by Tracy Deagan LPC-S, LCSW-S
Polyamory as a relational structure with defined rules and values is very young – everyone “does” Polyamory differently. This is often seen as meaning Poyamory is not a valid structure. (However "monogamy" I find has fewer clear "rules" and "ideas" for many people in recent times.)
I would assert that I have seen hundreds of variations of how people “do” monogamy yet it is seen as a “valid” relationship structure despite this.
Below are some common misperceptions regarding polyamory that I believe would be well known to folks that identify as Polyamorous. I also believe my answers are ones that the majority of folks I have worked with that identify as Polyamorous share.
- Polyamory means the same thing as cheating, swinging, and open relationships.
Polyamory differs from all of these due to polyamory’s emphasis on honesty, fairness and full consent by everyone involved, and communication. While these can be found in some swinging and open relationships it is not a declared value system as it usually is in a Polyamorous relationship.
- People choose polyamory because their relationship is in trouble.
This can be true but not why most people are polyamorous, in my experience. Often folks feel they are born this way or they see it as a way to keep themselves and their lives fulfilling. Our practice is fully committed to letting clients know our opinion on whether Poly seems right for them based on several specific traits that have been linked to success or failure at Poly relationships – we do not prejudge what structures will be right for that person or couple.
- Intimacy is a problem for those that choose polyamory.
Often, polyamorous people are much better at intimacy because this structure does not work if those involved do not have superior relating skills. Over the last 25 years I have seen many polyamorous folks organize and participate in workshops and educational opportunities to incease their relational and intimacy skills; I have not seen this nearly as much in the monogamous folks I have worked with.
- Polyamorous people do not get jealous.
Totally untrue. We all get jealous. Poly folks just feel the best
response is to move closer to the situation than farther away. They
and I also believe you need to use your jealous feelings as a self
growth tool. i.e. What exactly about their relationship is making me
jealous? What aspects of myself that I am not comfortable with have
come up that might be clues to where I need to do some self esteem /
growth work? etc.
- Gay people are not Poly, especially gay men, they are just in naturally promiscuous.
So very not true but also not all open gay relationships (or open straight ones) are Poly.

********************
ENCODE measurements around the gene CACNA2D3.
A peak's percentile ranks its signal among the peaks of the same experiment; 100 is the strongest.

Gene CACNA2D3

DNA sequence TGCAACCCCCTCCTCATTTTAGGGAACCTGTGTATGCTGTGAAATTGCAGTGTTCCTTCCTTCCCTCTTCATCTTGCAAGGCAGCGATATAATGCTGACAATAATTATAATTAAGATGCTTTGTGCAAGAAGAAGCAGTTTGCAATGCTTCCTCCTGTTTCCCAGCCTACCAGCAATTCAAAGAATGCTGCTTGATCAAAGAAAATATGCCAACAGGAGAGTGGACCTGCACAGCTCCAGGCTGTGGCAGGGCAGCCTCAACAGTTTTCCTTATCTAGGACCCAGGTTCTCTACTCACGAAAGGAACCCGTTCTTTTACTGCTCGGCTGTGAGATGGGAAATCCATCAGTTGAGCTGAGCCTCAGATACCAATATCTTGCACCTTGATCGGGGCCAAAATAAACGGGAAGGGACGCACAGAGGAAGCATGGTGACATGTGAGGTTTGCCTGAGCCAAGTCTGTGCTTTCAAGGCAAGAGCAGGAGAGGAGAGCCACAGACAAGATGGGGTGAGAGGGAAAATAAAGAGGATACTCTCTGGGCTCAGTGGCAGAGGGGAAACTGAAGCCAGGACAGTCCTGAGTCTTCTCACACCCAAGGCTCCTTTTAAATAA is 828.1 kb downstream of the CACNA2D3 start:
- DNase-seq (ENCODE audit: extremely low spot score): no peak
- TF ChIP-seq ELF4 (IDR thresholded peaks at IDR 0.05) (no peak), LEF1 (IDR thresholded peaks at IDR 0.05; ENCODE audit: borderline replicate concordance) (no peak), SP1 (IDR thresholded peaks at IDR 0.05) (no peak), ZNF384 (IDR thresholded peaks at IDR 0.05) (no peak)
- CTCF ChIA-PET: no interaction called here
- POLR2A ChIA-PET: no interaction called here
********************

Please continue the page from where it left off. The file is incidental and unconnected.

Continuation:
- Polyamorous people view monogamy as wrong.
This is untrue. That said, I think that Poly solutions could offer much better continuity of relating to others than current solutions such as cheating, divorce and divided homes. etc.
- Polyamory lets you avoid conflict and communication in your primary relationship.
Definitely not true, polyamory requires one to communicate and deal with the conflict in a way monogamy does not engender just by it’s structure. I find my Poly clients to be among the folks that have the best self and other awareness and to have very strong communication skills.
- Polyamory damages children - or as one therapist with 20 years experience said to me at a workshop “if they will do this sick stuff then imagine what they will do to their children.”
It is my experience that children do well when they have loving caregivers that coordinate their care and are honest, caring communicators - areas polyamory encourages folks to become very good at. Polyamory also values and encourages engaging with others in a healthy, assertive communicative way. I believe these values are healthy for kids and adults.
Polyamory does not ensure any particular individual will be skilled at communication and value articulation any more than monogamy assures this. My opinion is however that we do know that the lying and cheating and pain that ensue in many divorces is harmful to children. I also see the kids that get continuity in their caregivers and loved ones and how very valuable this is.
So, I think that exploring as many ways of being good humans and parents and caring best for our kids is the the most important value and goal.
by Tracy Deagan LPC-S, LCSW-S
Violet Crown Counseling